Sunday, May 30, 2010

A Day in the Life of an Archaeologist

Hi everyone. Today I thought I would talk a bit about our daily schedule. See what you think about this...

Wake up is at 4:30 AM unless like me you are crazy enough that you manage to wake up at 4:00 without the help of an alarm. (Like I said, crazy!). We wake up that early in order to finish a full eight hour work day before it gets too hot but you don't really think about that when you wake up and it is pitch black outside. You mostly think about how you must be crazy.

Once we manage to pull ourselves together we wander downstairs for First Breakfast (like Hobbits we have a few extra meals built into the day) which usually consists of tea or coffee, bread and jam and what we affectionately call "bug juice" which is sorta but not really like Tang. 5:00 sharp the bus pulls up to take us to the dig site. It is still dark and the ride never takes as long as we would like it to.

By 5:10 we are at the Pottery Compound where we one and all race to grab our tools. We do this by the light of the florescent moon which pierces the still dark morning. Honestly, it is still dark! Then, tools in hand we strike off in the direction we believe will lead us to our designated excavation areas. (We haven't lost anyone yet and, fingers crossed, we won't this year.)

By 5:30 we are usually hard at work even though we can't really see anything. We work using a range of tools from dental picks and tiny paint brushes on up to full size pick axes and shovels (although they have a more fancy name). We dump all the dirt we dig up into buckets called gufas and then haul it away.

We break for Second Breakfast at 9:00 which is both a good thing and a bad thing. It is good because we get a break after a morning of
manual labor and because the meal is pretty good even though we sit in the dirt to eat it (unless you are lucky enough to track down a nice patch of grass). And breakfast is pretty good; all you can eat (at least until it runs out) eggs, bread, olives, cheese, tomatoes, cucumbers, yogurt and more. The only real problem is that you have to go back to work and it always seems much, much hotter after the break.

And then we go back to work until our next opportunity for food or sleep, whichever you need more. Fruit Break happens at 11:15 or so and it only manages to be a Fruit Break if you saved some fruit from breakfast. From that point, however, the morning is almost over and even
though it is so hot your eyeballs are sweating the last bit of the day doesn't seem too bad. 12:50 we pack up our tools. 1:00 we board the buses and go back to the hotel. Once there we get cleaned up and go down to lunch.

After lunch we have free time until 4:00 when we get back on the bus to go back to the Pottery Compound (basically our office at the site) where we work on processing and analyzing the objects we found earlier in the day. We do that for a couple of hours before getting back on the bus to return to the hotel where we then attend evening lectures on any number of subjects from numismatics (the study of coins) to my favorite, Ashkelon in the Islamic period. And then, only then do we go to dinner (usually around 7:15) after which it is again free time. Which in my case lasts until about 8:30 when I go to bed.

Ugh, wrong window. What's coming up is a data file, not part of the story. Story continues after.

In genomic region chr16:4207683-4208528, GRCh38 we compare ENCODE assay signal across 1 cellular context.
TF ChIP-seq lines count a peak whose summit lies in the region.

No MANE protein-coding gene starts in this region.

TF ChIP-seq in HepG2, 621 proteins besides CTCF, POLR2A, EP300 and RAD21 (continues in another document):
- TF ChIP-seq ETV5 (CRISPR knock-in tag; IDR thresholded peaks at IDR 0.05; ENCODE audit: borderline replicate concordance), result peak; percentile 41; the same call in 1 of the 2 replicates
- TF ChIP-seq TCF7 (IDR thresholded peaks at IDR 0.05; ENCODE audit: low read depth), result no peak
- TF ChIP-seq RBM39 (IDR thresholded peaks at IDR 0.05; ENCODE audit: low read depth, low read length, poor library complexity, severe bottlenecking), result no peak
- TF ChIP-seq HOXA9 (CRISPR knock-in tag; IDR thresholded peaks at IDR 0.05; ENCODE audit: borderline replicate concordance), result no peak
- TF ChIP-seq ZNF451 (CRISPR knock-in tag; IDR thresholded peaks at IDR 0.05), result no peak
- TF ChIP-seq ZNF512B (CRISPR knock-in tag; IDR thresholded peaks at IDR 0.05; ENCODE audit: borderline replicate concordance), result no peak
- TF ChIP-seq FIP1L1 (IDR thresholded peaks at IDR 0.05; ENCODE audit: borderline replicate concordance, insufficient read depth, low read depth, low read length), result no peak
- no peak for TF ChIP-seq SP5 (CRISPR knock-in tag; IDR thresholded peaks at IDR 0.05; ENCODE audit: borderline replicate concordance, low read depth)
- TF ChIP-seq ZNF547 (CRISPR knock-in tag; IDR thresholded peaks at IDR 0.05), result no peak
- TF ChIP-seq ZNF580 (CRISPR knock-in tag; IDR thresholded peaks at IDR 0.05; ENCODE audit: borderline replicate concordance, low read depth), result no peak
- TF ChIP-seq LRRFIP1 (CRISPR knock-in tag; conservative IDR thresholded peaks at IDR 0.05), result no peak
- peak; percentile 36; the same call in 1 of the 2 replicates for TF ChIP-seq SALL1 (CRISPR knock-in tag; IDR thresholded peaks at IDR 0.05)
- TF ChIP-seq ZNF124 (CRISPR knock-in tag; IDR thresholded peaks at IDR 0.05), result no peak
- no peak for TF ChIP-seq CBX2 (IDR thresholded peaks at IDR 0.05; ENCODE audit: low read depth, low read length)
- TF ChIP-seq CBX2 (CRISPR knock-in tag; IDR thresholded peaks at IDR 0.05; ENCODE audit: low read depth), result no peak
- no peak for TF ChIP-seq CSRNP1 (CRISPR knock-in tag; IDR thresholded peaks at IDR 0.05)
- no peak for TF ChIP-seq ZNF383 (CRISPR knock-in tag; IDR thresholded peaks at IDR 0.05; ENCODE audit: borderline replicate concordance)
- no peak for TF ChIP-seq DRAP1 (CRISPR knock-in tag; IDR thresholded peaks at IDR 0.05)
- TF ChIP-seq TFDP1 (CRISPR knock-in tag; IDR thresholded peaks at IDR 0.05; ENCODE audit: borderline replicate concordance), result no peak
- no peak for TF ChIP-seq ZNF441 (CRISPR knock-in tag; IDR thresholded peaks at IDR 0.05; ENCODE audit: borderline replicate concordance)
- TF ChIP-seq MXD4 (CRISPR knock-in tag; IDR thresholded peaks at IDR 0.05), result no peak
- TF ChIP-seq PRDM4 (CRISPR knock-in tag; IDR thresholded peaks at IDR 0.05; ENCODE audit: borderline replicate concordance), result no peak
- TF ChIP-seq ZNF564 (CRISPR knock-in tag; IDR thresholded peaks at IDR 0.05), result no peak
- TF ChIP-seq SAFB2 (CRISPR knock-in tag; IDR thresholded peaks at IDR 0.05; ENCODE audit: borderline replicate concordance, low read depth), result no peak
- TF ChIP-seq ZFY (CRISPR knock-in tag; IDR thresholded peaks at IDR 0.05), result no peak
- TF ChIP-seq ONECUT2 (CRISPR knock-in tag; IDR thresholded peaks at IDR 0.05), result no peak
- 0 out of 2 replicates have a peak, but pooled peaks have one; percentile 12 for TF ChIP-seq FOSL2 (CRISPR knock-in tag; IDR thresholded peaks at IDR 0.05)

So what makes us do it? Well, next time I'll write a bit about what we do when we are working.

Also, the answer to the latest "Who? What? When?"

Hey staff and volunteers! We are inching our way ever closer to the start of the season. Room and grid assignments are done, the hotel is
full (at least on the weekends) and the grids are dirty! See everyone on Saturday.

12 comments:

northsidefour said...

4:00 AM! The kids love this, thank you!

Lyndis K. said...
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Lyndis K. said...

you describe your day in such a negative mood...isn't there any positive things in the life of an archaeologist?

Casey Mortensen said...

Great article, especially as I am getting out of the Navy and going into the Archaeology field. Yay!!

ANIT MATHEW said...

This article sounds quite negative.why is that so.!archeologist have such a hectic life?

Julia H said...

This helped me a lot with my archaeology paper!! Thanks!!

Nick CERN said...
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vaishu said...
This comment has been removed by the author.
Rose Mackenzie said...

Hi! Just wondering if you need any actual post-secondary education to do some field work (as in just the digging, not the actual analyzing smart stuff) or if you can just volunteer your time or something just to get kinda a taste of what it's like and to just kinda get that expieriance.

Isabella Pietrobon said...

Thank you this helped me with my assignment

Becca Mc said...

thanks this helped me /w my project

BCriso said...

Hello :D

Thank you for the descriptive explanation of what it's like work in your field. It sounds like a typical day on a film set in terms of an early start time.

Have you ever worked in completely remote areas with no phone coverage? I was wondering if you guys have your own mobile network in place with no coverage and in case of emergencies.